8 Urbano Kabah Park

Urbano Kabah Park
Urbano Kabah Park Juan Ignacio
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In the heart of Cancún is Urbano Kabah Park, also known as the Kabah Ecological Park. This natural oasis is a popular spot for a stroll, a jog, or a picnic and consists of a two-kilometer long trail that cuts through a mix of tall palm trees and lush gardens. The park is particularly popular for families traveling with kids due to its playground and petting zoo. There's plenty of wildlife to watch out for, too, including iguanas, the raccoon-like coatis, deer, a type of small wild pig called a peccary, and even the occasional spider monkey. It's particularly good for birdwatchers, especially during migration season when species from as far as the US and Canada winter here. Other highlights include the Casa Maya Museum with its history of the development of the region

Address: Yaxchilán, Sin Nombre, Cancún, QROO

9 Isla Mujeres

Isla Mujeres
Isla Mujeres
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Another destination that is closely associated with Cancún is the lovely Isla Mujeres (the Island of Women). About 13 kilometers from the mainland and just a short hydrofoil ride from the pier at the convention center (Cancún Center), this long skinny island - it's just seven kilometers long and 650 meters wide - is particularly popular among surfers for the larger waves experienced on its east coast, while divers love the abundant marine life surrounding its numerous coral reefs. It's also popular with beachgoers who enjoy the less hectic pace: traffic on the island is limited to taxis and buses, all of which are vastly outnumbered by golf carts and scooters. Isla Mujeres is also a popular day trip destination for those staying elsewhere on the Maya Riviera thanks to its many fine restaurants offering excellent views over the water to Cancún.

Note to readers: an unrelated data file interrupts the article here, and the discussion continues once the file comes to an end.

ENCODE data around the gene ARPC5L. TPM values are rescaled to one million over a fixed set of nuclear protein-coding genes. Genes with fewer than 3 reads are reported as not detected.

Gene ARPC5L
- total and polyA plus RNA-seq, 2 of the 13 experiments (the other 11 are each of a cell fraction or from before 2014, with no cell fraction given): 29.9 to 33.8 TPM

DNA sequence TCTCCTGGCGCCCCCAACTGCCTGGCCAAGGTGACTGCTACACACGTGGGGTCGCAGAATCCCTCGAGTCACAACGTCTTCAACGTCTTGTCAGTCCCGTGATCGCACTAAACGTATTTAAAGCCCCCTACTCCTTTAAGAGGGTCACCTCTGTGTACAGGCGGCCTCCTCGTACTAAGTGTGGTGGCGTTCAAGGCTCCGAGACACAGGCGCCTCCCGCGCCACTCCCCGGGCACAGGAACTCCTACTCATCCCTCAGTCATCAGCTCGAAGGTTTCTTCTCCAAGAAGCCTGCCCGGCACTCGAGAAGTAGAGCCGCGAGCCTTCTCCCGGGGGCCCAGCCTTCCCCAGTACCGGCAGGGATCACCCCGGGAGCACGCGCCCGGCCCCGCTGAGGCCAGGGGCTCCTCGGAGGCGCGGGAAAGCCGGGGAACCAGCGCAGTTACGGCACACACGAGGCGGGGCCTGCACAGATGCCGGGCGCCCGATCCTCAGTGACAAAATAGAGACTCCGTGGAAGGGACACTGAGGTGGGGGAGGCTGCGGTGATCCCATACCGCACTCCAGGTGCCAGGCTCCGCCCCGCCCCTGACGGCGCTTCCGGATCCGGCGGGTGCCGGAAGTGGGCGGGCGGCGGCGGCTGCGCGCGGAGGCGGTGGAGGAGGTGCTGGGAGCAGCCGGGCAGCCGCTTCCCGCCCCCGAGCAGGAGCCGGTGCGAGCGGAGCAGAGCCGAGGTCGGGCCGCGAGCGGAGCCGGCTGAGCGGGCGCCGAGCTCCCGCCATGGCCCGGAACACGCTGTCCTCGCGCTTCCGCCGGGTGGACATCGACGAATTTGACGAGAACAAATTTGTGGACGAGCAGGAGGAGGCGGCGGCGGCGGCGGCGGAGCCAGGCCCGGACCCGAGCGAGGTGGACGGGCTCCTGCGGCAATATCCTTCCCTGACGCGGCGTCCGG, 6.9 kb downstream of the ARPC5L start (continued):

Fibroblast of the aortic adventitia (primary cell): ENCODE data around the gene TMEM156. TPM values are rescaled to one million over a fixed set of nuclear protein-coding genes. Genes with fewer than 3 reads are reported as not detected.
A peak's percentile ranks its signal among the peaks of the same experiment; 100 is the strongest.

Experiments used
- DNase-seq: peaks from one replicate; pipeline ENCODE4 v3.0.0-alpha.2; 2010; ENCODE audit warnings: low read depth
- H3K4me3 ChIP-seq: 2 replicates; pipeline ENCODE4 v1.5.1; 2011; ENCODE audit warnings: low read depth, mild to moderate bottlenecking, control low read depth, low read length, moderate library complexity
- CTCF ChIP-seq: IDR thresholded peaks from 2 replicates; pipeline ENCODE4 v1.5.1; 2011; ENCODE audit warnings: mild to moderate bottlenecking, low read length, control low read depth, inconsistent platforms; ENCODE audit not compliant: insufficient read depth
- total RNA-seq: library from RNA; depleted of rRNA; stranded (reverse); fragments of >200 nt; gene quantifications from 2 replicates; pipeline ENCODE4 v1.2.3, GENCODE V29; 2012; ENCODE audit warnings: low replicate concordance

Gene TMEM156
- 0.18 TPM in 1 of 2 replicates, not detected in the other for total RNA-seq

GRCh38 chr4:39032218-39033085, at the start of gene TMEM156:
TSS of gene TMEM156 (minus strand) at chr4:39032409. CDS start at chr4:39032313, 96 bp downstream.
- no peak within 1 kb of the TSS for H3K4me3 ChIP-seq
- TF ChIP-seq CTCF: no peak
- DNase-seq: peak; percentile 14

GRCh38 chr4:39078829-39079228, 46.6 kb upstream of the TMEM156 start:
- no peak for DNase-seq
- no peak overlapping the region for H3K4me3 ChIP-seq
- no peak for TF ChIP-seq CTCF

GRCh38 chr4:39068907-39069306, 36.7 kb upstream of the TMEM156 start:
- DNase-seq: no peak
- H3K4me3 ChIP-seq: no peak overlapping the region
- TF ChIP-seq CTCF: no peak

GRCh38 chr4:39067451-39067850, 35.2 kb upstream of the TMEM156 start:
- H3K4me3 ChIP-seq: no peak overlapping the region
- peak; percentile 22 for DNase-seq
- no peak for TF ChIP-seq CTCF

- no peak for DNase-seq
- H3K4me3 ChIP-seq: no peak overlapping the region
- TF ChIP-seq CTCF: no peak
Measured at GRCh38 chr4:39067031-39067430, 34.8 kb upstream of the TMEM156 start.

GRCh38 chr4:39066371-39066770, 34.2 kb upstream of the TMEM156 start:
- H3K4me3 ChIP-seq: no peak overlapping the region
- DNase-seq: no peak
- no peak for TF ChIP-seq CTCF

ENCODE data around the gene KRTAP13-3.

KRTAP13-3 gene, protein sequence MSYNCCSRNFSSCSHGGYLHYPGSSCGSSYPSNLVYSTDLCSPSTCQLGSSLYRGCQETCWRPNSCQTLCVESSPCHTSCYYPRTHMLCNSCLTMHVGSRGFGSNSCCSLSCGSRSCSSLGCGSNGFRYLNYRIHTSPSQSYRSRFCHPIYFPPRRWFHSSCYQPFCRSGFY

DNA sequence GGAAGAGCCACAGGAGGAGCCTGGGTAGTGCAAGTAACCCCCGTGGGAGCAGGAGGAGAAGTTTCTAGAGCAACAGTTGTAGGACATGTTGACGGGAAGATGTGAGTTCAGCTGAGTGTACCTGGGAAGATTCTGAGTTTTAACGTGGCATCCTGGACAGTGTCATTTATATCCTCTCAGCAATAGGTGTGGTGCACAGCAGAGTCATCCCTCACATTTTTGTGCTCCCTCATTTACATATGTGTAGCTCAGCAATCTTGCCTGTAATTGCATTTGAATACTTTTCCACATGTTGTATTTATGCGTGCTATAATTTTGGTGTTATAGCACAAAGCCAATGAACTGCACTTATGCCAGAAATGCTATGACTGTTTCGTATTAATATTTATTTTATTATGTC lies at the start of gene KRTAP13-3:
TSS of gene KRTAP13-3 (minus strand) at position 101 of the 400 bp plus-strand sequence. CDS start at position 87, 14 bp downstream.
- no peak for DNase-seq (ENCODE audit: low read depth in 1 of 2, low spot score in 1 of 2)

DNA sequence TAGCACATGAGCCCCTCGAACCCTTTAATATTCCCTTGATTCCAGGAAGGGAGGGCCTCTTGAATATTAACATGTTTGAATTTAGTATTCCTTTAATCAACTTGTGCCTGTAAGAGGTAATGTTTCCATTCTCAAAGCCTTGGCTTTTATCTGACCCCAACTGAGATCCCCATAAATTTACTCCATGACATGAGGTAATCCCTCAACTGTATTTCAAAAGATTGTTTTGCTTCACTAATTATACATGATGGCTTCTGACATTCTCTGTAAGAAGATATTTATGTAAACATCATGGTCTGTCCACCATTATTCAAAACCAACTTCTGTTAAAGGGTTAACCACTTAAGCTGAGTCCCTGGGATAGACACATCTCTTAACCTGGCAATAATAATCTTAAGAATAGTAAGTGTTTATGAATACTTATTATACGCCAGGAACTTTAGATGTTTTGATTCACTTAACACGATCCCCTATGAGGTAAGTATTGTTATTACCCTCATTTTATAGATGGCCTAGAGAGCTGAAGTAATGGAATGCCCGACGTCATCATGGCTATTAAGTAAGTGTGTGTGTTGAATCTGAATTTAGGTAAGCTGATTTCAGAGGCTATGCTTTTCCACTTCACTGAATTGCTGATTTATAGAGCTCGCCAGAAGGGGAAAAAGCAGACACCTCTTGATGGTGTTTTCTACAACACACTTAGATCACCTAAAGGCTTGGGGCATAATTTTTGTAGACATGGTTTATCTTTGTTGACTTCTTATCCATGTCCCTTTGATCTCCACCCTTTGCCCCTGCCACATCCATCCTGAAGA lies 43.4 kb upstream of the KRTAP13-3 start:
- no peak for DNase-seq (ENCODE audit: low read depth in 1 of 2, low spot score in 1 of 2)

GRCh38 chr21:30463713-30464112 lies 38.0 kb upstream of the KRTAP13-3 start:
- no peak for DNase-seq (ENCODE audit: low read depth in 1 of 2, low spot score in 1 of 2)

10 Exploring Mayan Ruins: Excursions to Chichén Itzá and Tulum

Mayan Ruins at Tulum
Mayan Ruins at Tulum
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Few visitors will want to miss the chance to spend at least a little of their vacation time visiting one or more of the larger Mayan ruins within reach of Cancún. One of the most popular day trips is to Chichén Itzá, three hours west of the beaches and one of Mexico's largest and best-restored archaeological sites. Settled by the Mayans more than 1,000 years ago, this UNESCO World Heritage Site includes many famous Chac-mool statues, along with important buildings such as the 30-meter tall El Castillo, one of the country's most famous pyramids. Tulum, just one-and-a-half hours south, is a better option for those pressed for time. Famous for its cliff top location and for being the only known fortified Mayan coastal town, Tulum contains many other unique structures in addition to is tall, wide walls, most noticeably its Temple of the Frescos with its sculptures and reliefs depicting seated figures with elaborate headdresses. The site's largest building, the Castillo, is also its most famous, perched as it is on the cliff-edge overlooking the sea.